The Beatles Through The Years has been one of the leading internet entertainment sites related to the Beatles since its incarnation in 2011, for one simple reason: we focus on the fans. While we do provide the history of The Band, promote the premier all-inclusive Beatles Tour of Liverpool and London, talk about the latest Beatles-related news in our blogs and on the Tea and a Butty Podcast, discuss their albums and movies, and swoon over pictures of the lads, we also highlight the individuals that make up this particular fandom, because Beatles fans are what keeps the legend of the Beatles alive.

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Tuesday, 25 October 2016

Paul McCartney & Phil Collins Feud - What's It All About, Mate?

Phil Collins & Paul McCartney, seen here with Pete Townshend in the middle, in 1982.

Phil Collins, Genesis drummer and solo star, has revealed that when he and Macca played the Party at the Palace for Queen Elizabeth's Golden Jubilee in 2002, Paul annoyed him. Speaking to the Sunday Times promote his memoir 'Not Dead Yet', Phil revealed an encounter which has left him feeling a little sour towards Paul.

“I met him when I was working at the Buckingham Palace party back in 2002, McCartney came up with Heather Mills and I had a first edition of The Beatles, by Hunter Davies, and I said, ‘Hey, Paul, do you mind signing this for me?’ and he said, ‘Oh, Heather, our little Phil’s a bit of a Beatles fan.’ and I thought, ‘You fuck, you fuck.’ Never forgot it.”
Phil didn't finish there. Further driving the wedge in when he added:
“He has this thing when he’s talking to you, where he makes you feel like, ‘I know this must be hard for you because I’m a Beatle. I’m Paul McCartney and it must be very hard for you to actually be holding a conversation with me.’”

Now, Phil has a bit of a reputation as a bit of a moaner. He announced his retirement on rather a bitter note and has long derided the state of the music industry today. (To be fair to him, he's not entirely wrong on the latter issue).
After Phil's comments, Paul got in touch with him via e-mail to sort it out, which Phil revealed in an interview with Billboard.

"I'm afraid it happened, you know, and I'm afraid it affected me the way it did and I'm afraid I wrote about it," Collins said.

"I think maybe I should just brush it under the carpet and forget about it and move on, but it did happen."

"He's been in touch about it because he was upset. I certainly didn't get any flowers from him; I got more of a 'Let's just get on with our lives.' And I'm sorry he's upset that I kinda said something nasty about him -- well, it wasn't really nasty. If people don't tell people that sometimes their attitude could be a bit better then you're not gonna get any better, y'know?"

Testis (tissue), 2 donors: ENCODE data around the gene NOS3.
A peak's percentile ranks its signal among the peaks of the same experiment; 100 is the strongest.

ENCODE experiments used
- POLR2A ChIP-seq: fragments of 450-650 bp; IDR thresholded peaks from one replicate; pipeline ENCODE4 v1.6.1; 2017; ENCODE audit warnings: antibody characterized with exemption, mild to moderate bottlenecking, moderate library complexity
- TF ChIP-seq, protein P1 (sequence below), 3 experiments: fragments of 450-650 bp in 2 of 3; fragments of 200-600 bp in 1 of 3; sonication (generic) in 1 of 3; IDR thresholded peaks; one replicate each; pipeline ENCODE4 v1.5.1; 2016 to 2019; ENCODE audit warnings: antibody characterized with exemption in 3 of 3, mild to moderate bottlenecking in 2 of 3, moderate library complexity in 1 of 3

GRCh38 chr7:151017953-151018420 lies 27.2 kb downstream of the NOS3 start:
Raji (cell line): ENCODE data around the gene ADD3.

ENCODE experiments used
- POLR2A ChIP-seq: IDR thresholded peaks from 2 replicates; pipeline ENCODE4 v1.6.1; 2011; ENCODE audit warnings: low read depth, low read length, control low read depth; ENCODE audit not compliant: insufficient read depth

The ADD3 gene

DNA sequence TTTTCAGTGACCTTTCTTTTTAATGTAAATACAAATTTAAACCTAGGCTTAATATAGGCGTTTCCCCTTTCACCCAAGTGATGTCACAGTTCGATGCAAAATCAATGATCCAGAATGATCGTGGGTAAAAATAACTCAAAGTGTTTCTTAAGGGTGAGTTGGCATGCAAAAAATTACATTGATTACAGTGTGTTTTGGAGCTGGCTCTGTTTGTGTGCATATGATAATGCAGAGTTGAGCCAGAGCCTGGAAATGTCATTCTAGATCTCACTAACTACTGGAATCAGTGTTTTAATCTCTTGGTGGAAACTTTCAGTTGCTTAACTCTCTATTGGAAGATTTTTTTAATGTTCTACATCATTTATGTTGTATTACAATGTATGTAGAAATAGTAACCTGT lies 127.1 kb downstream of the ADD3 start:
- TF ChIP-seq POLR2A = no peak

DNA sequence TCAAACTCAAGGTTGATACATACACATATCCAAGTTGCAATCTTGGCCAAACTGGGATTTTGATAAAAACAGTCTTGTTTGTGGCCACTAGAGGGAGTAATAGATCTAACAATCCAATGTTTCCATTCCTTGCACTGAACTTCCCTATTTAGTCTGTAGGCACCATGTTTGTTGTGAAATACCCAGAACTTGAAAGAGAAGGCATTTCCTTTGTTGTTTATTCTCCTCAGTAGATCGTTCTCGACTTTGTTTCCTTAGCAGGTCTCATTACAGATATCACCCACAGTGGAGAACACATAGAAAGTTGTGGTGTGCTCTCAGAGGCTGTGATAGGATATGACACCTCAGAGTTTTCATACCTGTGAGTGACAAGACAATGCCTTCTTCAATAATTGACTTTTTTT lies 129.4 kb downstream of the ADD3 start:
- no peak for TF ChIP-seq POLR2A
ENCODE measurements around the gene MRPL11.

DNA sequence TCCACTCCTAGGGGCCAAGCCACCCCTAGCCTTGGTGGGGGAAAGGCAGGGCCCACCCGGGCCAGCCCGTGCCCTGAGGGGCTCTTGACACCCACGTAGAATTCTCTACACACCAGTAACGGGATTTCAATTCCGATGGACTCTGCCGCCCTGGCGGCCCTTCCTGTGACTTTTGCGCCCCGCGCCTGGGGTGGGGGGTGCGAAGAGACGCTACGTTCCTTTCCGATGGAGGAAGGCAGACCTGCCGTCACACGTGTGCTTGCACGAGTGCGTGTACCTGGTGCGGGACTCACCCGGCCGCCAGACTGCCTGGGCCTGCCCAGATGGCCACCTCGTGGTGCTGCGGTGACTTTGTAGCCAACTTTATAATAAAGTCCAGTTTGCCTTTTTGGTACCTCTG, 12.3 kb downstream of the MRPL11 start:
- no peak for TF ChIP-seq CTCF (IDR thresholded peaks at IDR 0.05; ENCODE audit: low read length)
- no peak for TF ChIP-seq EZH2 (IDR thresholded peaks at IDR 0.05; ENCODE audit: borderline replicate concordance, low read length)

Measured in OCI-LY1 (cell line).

Phil never revealed exactly what Paul said in the e-mail, but we can probably imagine it was mostly confusion as to why Phil never said anything about this to him before. The original quote from Paul, was, correct. Little Phil IS (or was, he may not be any more) a Beatles fan. He is seen briefly as a 10 year old in the audience in the concert scene in A Hard Day's Night.

Indeed, seeing the Beatles and their success may have spurred the young Phil on to a music career of his own. So, speaking from an objective point of view, I can agree with Paul.

Let's just get on with our lives, Phil. What's it all about, mate?

Phil Collins, when he was a Beatles fan in A Hard Day's Night, 1964

Sunday, 9 October 2016

Happy Birthday John Lennon!

John and Yoko with a cake, circa 1971. (Photo: Getty/Bettman)
We'd like to wish the late great John Lennon a happy 76th Birthday, wherever he is in existence because he's still around here. He's just gone for a cup of tea.

Also, for those of you who were born on this date too, Happy Birthday to you too!

Friday, 30 September 2016

Photo of the Day: The Beatles at the ABC Cinema Manchester

The Beatles on stage in Manchester, 1963.

Friday, 23 September 2016

Eight Days A Week - The Beatles: The Touring Years

Eight Days A Week: The Touring Years.

As many of you know, and have no doubt seen by now, Ron Howard has recently released a Beatles documentary 'Eight Days A Week - The Touring Years' and it is nothing short of a labour of love.

However, the story is one us hardcore Beatles fans have heard and seen before but there are still treats for us in store in watching, such as the Pathe film footage of their 20 November 1963 concert at the Manchester ABC Cinema. This footage has been cleaned up a bit and restored and, for me at least, is a highlight of the film. Also, the colouring of their 1964 JFK Press Conference, their Washington DC and Blackpool concerts was also a treat.

Shake It Up (Jelly) Baby: The Manchester footage now clearly shows the Jelly Babies that litter the stage, thrown by fans who'd heard George remark they were his favourite sweet.
The film also incorporates studio chatter from the Beatles' recording sessions at Abbey Road, some of us will have heard snippets of it before but a lot of it was newly released. The story was told beautifully, with Paul & Ringo taking part to share their memories and also some fans who grew up to become well known figures, such as Whoopi Goldberg and Sigourney Weaver, the latter was also captured in fan footage from one of the Beatles' concerts at the Hollywood Bowl in 1964.

Sigourney Weaver, age 14, captured by TV cameras at the Beatles concert at the Hollywood Bowl in 1964.

The end of the film was quite poignant, with the decision to stop touring largely due to the pressures of the hectic schedule and the mania that surrounded the group. Their final advertised show being at Candlestick Park, San Francisco in 1966.

1965's Blackpool Night Out colourized for the documentary.

Ron and his team did a fantastic job with the whole thing and I hope to see more from them, perhaps a documentary on the studio years? What are your thoughts on the documentary?